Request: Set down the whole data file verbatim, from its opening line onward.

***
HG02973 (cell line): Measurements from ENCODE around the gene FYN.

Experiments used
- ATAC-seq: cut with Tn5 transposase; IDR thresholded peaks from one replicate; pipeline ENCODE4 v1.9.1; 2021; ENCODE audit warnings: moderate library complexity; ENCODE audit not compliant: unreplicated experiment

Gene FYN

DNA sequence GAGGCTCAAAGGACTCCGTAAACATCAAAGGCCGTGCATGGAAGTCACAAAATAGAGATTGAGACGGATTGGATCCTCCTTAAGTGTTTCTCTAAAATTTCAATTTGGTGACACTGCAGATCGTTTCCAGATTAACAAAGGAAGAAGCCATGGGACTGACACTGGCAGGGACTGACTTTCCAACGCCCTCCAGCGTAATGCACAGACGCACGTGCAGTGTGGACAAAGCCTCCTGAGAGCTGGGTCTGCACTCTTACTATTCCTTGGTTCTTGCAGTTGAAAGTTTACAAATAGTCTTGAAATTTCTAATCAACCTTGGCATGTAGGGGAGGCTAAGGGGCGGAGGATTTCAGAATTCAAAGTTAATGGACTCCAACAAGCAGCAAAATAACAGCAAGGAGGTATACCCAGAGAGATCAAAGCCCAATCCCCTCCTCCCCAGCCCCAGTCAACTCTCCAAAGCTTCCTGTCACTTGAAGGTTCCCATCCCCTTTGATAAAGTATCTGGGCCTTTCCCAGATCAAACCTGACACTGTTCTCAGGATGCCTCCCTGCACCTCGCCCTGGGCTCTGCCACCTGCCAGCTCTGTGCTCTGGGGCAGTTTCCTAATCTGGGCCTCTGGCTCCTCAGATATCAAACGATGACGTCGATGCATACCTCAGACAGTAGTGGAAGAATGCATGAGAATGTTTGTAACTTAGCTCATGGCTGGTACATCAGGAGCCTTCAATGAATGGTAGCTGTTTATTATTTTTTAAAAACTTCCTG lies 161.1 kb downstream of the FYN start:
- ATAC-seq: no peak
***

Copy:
HG02973 (cell line): Measurements from ENCODE around the gene FYN.

Experiments used
- ATAC-seq: cut with Tn5 transposase; IDR thresholded peaks from one replicate; pipeline ENCODE4 v1.9.1; 2021; ENCODE audit warnings: moderate library complexity; ENCODE audit not compliant: unreplicated experiment

Gene FYN

DNA sequence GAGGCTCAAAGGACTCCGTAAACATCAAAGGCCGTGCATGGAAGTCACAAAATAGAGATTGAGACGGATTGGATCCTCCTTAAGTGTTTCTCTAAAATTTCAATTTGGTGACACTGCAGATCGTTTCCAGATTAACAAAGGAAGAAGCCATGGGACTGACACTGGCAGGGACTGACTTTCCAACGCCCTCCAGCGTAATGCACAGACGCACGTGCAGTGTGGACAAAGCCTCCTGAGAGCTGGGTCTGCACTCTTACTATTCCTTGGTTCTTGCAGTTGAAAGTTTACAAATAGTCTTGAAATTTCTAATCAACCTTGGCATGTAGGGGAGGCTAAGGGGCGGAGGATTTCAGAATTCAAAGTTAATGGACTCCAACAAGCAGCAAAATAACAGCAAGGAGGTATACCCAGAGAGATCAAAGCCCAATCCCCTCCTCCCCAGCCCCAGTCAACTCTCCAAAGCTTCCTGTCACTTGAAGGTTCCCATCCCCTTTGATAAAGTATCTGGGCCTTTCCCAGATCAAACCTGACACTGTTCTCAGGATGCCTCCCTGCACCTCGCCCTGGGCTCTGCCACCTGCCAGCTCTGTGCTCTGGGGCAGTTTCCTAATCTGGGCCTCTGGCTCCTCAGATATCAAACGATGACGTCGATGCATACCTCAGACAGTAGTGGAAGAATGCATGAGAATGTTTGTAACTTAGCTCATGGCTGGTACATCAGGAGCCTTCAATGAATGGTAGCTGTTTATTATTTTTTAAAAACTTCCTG lies 161.1 kb downstream of the FYN start:
- ATAC-seq: no peak